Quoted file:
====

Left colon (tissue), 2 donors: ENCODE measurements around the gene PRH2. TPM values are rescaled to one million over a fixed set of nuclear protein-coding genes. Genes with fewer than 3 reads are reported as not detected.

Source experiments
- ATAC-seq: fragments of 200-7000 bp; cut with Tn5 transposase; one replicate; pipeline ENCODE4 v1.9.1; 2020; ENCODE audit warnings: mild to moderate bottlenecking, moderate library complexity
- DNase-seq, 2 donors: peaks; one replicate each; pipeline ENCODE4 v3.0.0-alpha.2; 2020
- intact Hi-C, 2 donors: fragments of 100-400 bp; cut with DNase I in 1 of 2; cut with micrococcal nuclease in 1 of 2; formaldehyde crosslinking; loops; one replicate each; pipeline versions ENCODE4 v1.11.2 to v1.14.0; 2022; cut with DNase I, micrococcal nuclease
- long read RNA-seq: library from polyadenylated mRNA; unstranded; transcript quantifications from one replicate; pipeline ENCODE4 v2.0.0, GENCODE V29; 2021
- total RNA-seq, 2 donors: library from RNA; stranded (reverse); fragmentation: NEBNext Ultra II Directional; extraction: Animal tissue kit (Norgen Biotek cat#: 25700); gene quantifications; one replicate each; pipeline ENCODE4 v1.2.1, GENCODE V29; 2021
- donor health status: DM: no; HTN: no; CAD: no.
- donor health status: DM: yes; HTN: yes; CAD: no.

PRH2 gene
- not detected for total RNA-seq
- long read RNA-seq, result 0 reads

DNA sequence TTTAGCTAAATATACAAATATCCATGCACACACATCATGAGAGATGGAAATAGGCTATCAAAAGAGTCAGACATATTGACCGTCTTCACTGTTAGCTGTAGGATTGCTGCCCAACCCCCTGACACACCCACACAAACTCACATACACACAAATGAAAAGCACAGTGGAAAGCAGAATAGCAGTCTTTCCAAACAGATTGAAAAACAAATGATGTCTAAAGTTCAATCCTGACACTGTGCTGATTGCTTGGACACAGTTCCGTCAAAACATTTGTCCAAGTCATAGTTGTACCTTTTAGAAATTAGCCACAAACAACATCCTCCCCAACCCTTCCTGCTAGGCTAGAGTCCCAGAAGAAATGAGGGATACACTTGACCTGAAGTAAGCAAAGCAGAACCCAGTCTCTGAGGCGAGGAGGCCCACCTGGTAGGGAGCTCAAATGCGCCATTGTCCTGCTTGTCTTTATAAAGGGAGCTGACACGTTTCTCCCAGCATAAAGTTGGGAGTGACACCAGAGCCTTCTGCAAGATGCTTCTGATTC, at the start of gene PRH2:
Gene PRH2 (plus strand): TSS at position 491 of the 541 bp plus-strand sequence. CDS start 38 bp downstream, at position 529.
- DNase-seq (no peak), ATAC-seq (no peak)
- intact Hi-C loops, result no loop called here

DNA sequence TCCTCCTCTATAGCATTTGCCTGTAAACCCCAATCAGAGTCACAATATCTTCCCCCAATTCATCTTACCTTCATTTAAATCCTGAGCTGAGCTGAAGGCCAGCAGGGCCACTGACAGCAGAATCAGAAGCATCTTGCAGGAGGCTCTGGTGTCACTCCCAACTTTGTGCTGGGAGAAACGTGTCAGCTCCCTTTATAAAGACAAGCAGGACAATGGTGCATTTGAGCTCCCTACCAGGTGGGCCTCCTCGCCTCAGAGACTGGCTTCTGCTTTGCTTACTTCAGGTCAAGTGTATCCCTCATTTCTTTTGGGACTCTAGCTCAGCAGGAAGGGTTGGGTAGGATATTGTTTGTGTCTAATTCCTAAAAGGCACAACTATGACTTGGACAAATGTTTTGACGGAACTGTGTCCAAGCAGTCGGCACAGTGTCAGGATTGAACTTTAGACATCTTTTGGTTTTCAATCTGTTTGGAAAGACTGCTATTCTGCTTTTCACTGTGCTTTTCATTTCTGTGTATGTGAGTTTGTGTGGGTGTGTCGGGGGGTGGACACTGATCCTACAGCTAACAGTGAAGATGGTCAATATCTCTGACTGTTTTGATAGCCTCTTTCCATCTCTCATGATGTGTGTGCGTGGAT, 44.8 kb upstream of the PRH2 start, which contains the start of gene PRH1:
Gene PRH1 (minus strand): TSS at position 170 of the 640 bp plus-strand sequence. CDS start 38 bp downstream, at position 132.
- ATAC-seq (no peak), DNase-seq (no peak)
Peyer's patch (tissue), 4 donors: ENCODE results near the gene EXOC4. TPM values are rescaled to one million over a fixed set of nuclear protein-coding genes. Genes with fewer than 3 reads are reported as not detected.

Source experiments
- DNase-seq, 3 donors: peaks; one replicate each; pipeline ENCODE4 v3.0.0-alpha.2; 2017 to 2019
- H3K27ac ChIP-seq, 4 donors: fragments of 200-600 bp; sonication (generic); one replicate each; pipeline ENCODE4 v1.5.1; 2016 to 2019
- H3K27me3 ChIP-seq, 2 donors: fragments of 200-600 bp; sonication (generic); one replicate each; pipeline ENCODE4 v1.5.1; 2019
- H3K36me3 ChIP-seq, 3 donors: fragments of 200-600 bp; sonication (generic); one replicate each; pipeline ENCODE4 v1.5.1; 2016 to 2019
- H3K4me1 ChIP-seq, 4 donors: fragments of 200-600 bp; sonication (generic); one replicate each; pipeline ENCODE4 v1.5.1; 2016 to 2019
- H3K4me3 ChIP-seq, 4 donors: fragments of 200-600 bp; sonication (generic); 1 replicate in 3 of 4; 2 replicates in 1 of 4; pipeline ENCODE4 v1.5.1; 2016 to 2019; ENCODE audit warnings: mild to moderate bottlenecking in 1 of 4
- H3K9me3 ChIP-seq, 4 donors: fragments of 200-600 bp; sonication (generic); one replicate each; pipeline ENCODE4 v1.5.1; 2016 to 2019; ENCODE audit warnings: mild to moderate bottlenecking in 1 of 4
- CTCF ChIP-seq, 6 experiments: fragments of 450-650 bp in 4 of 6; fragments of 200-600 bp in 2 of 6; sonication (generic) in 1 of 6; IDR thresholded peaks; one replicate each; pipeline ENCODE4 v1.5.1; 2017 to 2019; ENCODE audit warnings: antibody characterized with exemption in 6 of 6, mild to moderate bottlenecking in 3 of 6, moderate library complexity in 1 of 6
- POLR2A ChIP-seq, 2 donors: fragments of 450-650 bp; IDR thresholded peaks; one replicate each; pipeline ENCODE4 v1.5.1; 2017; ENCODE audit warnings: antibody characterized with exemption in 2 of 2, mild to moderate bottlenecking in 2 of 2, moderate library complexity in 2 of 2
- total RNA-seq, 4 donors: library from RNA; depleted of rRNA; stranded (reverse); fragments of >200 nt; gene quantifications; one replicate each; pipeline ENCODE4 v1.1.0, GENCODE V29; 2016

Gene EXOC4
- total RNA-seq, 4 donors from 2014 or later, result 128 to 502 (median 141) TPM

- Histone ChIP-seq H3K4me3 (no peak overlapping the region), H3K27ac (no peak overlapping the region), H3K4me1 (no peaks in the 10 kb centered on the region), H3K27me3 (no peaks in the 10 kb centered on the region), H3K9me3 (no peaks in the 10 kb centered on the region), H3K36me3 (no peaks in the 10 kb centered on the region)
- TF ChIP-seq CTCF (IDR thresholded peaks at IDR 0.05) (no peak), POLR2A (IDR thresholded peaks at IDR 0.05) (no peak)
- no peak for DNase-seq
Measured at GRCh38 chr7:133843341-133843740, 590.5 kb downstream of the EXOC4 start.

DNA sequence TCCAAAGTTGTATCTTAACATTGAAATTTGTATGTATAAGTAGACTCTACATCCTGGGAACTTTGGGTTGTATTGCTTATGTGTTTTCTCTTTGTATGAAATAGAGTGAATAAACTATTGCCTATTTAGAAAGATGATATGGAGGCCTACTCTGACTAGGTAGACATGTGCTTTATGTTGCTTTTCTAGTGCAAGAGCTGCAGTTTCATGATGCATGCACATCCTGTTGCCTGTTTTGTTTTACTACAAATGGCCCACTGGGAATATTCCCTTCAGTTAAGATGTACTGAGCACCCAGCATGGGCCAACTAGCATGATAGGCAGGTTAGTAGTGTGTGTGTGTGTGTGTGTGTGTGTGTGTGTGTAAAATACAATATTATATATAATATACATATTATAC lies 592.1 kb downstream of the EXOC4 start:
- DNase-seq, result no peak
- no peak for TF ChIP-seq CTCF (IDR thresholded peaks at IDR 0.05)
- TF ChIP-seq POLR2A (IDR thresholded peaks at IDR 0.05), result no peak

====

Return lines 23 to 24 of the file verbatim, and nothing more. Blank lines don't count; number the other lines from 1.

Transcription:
- H3K27ac ChIP-seq, 4 donors: fragments of 200-600 bp; sonication (generic); one replicate each; pipeline ENCODE4 v1.5.1; 2016 to 2019
- H3K27me3 ChIP-seq, 2 donors: fragments of 200-600 bp; sonication (generic); one replicate each; pipeline ENCODE4 v1.5.1; 2019